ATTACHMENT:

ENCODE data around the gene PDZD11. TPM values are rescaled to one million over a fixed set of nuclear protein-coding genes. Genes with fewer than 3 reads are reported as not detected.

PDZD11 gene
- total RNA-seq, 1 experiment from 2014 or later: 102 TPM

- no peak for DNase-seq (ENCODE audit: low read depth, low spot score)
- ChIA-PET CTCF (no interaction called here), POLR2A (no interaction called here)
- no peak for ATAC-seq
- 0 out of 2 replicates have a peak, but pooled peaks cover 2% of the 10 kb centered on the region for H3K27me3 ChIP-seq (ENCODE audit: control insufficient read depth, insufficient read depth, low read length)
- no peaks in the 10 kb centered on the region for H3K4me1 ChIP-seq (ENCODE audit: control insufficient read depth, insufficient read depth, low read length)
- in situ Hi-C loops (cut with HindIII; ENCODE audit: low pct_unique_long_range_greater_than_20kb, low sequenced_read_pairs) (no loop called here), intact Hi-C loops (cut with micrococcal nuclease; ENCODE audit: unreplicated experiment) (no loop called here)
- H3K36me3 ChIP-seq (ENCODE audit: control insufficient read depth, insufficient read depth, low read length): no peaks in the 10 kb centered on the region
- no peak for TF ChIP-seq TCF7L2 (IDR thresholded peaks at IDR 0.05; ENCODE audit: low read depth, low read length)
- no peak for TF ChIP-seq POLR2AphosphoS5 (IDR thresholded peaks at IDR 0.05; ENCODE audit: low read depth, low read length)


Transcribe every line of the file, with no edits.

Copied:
ENCODE data around the gene PDZD11. TPM values are rescaled to one million over a fixed set of nuclear protein-coding genes. Genes with fewer than 3 reads are reported as not detected.

PDZD11 gene
- total RNA-seq, 1 experiment from 2014 or later: 102 TPM

- no peak for DNase-seq (ENCODE audit: low read depth, low spot score)
- ChIA-PET CTCF (no interaction called here), POLR2A (no interaction called here)
- no peak for ATAC-seq
- 0 out of 2 replicates have a peak, but pooled peaks cover 2% of the 10 kb centered on the region for H3K27me3 ChIP-seq (ENCODE audit: control insufficient read depth, insufficient read depth, low read length)
- no peaks in the 10 kb centered on the region for H3K4me1 ChIP-seq (ENCODE audit: control insufficient read depth, insufficient read depth, low read length)
- in situ Hi-C loops (cut with HindIII; ENCODE audit: low pct_unique_long_range_greater_than_20kb, low sequenced_read_pairs) (no loop called here), intact Hi-C loops (cut with micrococcal nuclease; ENCODE audit: unreplicated experiment) (no loop called here)
- H3K36me3 ChIP-seq (ENCODE audit: control insufficient read depth, insufficient read depth, low read length): no peaks in the 10 kb centered on the region
- no peak for TF ChIP-seq TCF7L2 (IDR thresholded peaks at IDR 0.05; ENCODE audit: low read depth, low read length)
- no peak for TF ChIP-seq POLR2AphosphoS5 (IDR thresholded peaks at IDR 0.05; ENCODE audit: low read depth, low read length)